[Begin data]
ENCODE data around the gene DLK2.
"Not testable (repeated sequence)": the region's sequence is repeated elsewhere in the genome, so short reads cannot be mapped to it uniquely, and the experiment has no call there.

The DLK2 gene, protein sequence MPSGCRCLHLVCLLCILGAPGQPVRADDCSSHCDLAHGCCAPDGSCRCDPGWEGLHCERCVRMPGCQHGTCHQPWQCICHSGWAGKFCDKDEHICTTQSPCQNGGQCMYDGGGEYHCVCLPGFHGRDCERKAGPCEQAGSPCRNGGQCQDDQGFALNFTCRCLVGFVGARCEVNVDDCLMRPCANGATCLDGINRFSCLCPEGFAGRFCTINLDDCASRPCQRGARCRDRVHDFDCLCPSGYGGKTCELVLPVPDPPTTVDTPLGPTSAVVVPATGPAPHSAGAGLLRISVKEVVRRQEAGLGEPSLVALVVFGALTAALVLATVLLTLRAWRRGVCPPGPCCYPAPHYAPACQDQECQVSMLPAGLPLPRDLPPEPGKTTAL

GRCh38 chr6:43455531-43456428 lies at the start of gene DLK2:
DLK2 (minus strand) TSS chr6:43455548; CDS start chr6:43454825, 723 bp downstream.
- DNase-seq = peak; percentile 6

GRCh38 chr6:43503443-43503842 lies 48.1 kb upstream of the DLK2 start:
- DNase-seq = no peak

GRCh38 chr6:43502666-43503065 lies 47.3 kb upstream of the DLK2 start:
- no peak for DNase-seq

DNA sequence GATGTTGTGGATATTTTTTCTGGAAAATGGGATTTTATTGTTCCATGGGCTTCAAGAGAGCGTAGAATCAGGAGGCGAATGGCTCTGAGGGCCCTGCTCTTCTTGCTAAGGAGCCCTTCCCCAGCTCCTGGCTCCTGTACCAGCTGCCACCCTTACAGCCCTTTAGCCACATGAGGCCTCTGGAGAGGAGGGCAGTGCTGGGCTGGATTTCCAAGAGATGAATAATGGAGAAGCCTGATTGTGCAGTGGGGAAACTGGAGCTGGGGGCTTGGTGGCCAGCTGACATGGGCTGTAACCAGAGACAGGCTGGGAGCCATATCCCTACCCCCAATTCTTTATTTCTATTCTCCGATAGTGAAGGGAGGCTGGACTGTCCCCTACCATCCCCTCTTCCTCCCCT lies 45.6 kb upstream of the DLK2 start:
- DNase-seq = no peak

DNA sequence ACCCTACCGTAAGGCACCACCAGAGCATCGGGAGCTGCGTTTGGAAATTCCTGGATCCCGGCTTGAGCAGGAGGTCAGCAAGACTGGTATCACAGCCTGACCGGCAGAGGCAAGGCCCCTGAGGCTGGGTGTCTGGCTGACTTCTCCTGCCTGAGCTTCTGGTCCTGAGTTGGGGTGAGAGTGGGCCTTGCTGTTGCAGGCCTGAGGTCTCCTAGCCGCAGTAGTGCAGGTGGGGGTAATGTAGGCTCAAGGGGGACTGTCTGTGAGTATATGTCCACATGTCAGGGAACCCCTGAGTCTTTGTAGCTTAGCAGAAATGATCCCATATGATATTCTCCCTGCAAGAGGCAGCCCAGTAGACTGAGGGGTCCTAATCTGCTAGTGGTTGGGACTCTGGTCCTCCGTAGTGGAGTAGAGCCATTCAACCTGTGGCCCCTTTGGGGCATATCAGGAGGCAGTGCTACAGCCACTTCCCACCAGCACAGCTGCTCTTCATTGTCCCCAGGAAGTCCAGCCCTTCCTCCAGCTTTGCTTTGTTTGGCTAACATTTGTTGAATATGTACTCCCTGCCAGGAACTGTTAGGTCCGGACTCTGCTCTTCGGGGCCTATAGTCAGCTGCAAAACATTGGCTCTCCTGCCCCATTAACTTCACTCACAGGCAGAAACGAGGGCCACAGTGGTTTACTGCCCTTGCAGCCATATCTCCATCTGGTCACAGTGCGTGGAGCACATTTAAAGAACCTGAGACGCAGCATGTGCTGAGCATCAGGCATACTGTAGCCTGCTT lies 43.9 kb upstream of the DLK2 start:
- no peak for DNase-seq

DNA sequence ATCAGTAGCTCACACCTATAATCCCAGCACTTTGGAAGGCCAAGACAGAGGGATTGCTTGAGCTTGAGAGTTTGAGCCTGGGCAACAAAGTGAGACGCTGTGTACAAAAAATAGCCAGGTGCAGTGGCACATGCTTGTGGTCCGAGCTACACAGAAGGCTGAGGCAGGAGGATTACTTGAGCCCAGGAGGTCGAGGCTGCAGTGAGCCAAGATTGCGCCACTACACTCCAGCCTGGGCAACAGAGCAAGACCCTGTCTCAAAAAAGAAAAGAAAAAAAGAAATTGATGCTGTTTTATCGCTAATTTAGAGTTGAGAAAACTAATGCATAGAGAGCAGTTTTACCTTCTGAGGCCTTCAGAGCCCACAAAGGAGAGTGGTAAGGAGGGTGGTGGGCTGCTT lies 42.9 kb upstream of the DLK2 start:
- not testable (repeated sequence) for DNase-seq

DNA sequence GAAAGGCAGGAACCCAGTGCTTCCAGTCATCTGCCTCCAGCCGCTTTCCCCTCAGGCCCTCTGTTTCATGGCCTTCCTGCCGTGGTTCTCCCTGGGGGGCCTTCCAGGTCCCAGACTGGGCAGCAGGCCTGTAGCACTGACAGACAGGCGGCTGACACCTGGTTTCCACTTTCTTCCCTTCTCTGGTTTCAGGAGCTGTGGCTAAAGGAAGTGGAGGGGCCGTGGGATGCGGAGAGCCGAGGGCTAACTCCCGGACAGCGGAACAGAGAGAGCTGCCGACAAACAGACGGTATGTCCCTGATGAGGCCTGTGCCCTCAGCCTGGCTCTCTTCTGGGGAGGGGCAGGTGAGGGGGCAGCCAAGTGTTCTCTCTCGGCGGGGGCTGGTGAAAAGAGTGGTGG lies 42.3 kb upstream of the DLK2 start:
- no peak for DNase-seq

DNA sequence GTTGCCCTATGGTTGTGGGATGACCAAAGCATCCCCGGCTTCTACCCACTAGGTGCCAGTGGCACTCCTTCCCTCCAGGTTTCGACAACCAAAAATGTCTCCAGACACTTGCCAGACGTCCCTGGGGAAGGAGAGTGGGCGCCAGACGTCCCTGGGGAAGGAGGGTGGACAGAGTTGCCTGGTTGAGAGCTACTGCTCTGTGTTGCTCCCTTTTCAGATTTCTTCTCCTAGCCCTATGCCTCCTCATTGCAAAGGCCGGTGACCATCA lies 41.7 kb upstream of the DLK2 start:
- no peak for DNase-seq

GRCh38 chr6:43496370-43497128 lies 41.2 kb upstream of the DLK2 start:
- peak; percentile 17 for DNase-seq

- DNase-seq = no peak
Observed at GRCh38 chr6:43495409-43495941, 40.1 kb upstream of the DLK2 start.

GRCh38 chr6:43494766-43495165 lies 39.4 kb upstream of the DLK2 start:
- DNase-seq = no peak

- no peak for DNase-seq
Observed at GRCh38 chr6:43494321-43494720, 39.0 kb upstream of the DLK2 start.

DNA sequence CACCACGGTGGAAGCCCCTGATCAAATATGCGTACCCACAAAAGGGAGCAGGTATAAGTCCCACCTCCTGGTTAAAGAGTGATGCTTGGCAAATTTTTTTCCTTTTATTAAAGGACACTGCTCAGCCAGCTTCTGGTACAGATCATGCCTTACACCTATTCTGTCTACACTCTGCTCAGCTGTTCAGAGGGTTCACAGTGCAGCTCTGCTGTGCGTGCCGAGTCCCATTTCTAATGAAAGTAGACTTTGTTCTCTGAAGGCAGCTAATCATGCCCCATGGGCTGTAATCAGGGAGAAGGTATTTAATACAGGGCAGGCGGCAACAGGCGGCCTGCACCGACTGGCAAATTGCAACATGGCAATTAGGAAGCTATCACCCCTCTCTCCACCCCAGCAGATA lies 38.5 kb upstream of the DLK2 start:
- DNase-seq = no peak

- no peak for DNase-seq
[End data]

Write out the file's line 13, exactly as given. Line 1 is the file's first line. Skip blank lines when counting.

DNA sequence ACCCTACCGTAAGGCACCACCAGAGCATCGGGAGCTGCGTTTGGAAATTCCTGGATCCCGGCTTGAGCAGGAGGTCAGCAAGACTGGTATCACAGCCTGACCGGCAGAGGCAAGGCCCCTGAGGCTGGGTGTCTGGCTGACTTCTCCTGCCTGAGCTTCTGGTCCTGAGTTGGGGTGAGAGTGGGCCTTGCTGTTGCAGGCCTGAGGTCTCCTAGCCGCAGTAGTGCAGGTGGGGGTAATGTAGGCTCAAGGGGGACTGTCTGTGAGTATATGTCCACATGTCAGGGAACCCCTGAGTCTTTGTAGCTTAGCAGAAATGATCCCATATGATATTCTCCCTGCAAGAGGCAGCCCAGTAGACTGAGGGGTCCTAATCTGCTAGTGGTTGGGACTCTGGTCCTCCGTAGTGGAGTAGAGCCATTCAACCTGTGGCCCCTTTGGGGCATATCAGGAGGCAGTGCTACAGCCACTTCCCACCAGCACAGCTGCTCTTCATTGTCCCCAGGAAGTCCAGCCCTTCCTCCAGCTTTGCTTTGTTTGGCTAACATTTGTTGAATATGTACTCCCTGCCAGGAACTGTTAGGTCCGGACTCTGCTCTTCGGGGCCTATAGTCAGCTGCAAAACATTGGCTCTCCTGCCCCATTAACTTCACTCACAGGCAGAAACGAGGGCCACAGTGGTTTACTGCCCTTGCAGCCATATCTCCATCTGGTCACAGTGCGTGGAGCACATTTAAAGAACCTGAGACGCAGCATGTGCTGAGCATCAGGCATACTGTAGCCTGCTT lies 43.9 kb upstream of the DLK2 start: